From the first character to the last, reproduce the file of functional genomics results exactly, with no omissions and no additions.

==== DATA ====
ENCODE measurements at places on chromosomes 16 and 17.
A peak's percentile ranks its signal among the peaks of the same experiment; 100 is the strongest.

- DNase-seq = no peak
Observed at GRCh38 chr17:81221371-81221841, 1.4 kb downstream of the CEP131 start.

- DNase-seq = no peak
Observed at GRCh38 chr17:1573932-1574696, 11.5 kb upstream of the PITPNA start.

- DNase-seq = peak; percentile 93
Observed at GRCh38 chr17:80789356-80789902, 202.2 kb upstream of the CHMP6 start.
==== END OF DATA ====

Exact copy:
ENCODE measurements at places on chromosomes 16 and 17.
A peak's percentile ranks its signal among the peaks of the same experiment; 100 is the strongest.

- DNase-seq = no peak
Observed at GRCh38 chr17:81221371-81221841, 1.4 kb downstream of the CEP131 start.

- DNase-seq = no peak
Observed at GRCh38 chr17:1573932-1574696, 11.5 kb upstream of the PITPNA start.

- DNase-seq = peak; percentile 93
Observed at GRCh38 chr17:80789356-80789902, 202.2 kb upstream of the CHMP6 start.